PELHAM, Henry (1748-1806). A Plan of Boston in New England with its Environs, Including Milton, Dorchester, Roxbury, Brooklin[e], Cambridge, Medford, Charlestown, Parts of Malden, and Chelsea. With the Military Works Constructed in those Places in the Years 1775. And 1776. London: Henry Pelham, 2 June 1777.

Henry Pelham’s magnificent map of Boston under siege commissioned by British intelligence—the first complete copy to appear at auction in 25 years. Best known for conceiving the Boston Massacre image made popular by Paul Revere’s 1770 engraving, by 1775 Pelham had become a confirmed Loyalist. During the nearly yearlong siege of Boston, Pelham reconnoitered the landscape armed with a pass from James Urquart, the town major of Boston, which he reproduces at the upper left corner with a cleverly-placed image of a compass as a paperweight. On 28 August 1775, Urquart had given Pelham free passage "to take a plan of the town's of Boston & Charlestown and of the rebel works round those places." Writing to his half-brother John Singleton Copley in early 1776, he reported that the survey, which extended four miles in all directions from the center of Boston, was nearly complete, and described the desolate countryside that he enountered: "fences pull'd down, houses removed, Woods grub[b]ed up, Fields cut into trenches and molded into Ramparts … Nor has Boston been free from the Effects of War. An hundred places you might be brought to and not know where you were. I doubt if you would know the town at all" (Pelham to Copley, 27 Jan. 1776, in Letters & Papers of John Singleton Copley and Henry Pelham, 1739-1776, 1914, p. 366). In March 1776, the Continental Army brought fresh cannon from Fort Ticonderoga and positioned them at Dorchester Heights, directly threatening Boston with bombardment and forcing the British to evacuate the town. Interestingly, Pelham shows a fortification at Foster's Hill denoting them as "New Works 1776." Pelham would leave with the departing British forces, along with much of the Loyalist population of the town, destined for Nova Scotia. Pelham continued on to London and the Copley family, where he would have this survey published a year later employing the newly-fashionable aquatint method.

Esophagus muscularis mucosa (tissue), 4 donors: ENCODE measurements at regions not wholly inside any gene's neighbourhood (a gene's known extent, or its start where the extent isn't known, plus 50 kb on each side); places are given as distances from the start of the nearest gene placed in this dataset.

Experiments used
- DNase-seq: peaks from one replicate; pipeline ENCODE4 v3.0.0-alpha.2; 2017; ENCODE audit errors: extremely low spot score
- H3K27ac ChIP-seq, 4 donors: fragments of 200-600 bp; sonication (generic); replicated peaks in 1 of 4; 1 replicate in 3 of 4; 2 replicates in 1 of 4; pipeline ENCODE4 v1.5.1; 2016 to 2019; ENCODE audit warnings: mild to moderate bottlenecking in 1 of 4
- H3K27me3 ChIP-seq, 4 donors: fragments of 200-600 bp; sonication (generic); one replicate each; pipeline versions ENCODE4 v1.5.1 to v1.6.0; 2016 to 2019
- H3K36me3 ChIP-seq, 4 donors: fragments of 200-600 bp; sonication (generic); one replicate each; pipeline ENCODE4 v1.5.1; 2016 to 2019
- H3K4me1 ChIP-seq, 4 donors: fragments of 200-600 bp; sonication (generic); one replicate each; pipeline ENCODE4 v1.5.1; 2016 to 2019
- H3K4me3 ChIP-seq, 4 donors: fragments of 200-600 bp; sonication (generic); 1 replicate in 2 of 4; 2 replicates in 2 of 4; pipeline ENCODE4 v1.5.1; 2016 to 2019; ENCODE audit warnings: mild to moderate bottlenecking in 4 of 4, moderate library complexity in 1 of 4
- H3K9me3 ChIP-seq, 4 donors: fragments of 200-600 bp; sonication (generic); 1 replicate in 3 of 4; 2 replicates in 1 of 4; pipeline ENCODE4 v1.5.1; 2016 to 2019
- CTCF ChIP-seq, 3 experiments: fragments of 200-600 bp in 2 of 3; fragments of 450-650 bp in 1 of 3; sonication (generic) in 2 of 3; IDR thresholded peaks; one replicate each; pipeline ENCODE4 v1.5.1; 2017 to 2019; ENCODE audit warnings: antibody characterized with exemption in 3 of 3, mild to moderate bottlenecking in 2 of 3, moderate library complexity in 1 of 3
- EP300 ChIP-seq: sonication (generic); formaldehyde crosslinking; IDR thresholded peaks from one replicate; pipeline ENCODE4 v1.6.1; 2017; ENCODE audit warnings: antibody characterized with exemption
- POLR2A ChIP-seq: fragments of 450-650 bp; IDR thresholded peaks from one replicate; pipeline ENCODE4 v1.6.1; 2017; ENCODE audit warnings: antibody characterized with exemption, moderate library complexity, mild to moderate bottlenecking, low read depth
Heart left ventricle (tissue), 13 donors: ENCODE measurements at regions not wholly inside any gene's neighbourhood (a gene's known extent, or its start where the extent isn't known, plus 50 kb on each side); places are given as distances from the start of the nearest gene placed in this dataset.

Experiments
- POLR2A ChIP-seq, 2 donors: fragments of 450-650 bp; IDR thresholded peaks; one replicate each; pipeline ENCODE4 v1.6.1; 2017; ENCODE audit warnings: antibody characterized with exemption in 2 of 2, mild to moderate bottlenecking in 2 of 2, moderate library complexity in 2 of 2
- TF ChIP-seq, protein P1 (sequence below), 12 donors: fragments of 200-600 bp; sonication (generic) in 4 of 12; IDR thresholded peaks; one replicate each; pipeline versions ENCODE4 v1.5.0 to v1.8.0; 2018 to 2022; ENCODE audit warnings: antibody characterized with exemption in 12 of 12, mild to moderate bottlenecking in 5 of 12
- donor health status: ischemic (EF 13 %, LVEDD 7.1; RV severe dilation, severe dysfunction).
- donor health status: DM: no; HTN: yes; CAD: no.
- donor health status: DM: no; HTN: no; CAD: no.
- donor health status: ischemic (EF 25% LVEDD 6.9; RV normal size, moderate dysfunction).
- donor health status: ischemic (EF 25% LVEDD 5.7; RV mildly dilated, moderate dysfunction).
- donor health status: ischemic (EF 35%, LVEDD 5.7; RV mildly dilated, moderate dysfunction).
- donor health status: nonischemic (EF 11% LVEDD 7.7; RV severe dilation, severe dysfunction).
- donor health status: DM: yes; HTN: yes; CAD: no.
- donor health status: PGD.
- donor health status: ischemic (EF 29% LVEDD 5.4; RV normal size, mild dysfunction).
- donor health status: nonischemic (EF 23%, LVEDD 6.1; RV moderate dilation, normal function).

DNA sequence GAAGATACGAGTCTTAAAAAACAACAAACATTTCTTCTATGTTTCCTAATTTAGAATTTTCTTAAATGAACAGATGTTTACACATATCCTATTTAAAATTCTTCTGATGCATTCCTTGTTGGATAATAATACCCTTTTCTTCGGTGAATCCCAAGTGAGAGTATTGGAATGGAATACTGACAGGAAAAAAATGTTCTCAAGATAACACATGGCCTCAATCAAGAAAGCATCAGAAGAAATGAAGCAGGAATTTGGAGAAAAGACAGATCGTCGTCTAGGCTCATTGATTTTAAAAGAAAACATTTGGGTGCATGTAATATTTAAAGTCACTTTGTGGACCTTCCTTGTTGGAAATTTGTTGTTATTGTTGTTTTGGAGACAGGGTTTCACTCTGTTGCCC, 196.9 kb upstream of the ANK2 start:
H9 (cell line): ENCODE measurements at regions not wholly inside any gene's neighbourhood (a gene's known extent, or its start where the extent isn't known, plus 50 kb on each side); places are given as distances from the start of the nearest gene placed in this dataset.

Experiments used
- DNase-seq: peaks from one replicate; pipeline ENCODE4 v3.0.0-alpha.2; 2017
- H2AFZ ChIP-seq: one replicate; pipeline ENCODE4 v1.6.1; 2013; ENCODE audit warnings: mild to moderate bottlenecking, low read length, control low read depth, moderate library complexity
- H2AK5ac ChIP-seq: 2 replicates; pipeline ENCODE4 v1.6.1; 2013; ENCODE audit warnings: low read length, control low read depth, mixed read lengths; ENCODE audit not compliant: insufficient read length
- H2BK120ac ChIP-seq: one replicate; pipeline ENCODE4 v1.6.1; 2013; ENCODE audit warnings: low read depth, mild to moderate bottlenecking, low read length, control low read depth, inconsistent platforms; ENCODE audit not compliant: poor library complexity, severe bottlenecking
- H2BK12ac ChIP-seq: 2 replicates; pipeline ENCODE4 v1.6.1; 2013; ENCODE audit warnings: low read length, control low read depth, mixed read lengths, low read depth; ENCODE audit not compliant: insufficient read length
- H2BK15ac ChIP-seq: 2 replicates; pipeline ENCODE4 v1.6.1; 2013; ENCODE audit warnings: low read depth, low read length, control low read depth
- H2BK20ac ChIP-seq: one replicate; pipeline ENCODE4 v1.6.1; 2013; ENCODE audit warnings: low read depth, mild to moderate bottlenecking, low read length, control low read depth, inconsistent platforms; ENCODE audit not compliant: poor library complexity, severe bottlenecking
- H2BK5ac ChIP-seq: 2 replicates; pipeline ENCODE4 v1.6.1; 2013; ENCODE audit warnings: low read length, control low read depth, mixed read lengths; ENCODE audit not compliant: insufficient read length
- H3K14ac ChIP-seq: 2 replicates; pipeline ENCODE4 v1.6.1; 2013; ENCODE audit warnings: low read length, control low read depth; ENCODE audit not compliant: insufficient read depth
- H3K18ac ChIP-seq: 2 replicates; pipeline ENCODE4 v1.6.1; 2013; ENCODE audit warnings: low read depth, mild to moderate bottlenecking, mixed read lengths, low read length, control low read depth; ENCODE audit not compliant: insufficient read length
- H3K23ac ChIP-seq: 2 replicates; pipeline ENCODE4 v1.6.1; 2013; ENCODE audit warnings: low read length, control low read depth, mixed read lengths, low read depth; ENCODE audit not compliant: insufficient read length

Rare. According to Deák, there are fewer than a dozen recorded impressions of this map: “Topographically accurate and handsomely executed … It is an unusually fine and comprehensive survey and, as such, constitutes an important document of the Revolutionary period.” Picturing America, 147; John W. Reps, “Boston and Bostonians,” in Boston Prints and Printmakers 1670-1775, fig. 26; Nebenzahl 20. The last complete copy to appear at auction was at Sotheby's, New York, 13 December 1995, lot 299.

Engraved map on two joined sheets, 1076 x 780mm overall (light rubbing from old creases, resized, edges reinforced on verso repairing some small holes and an area of infill affecting two letters in title).
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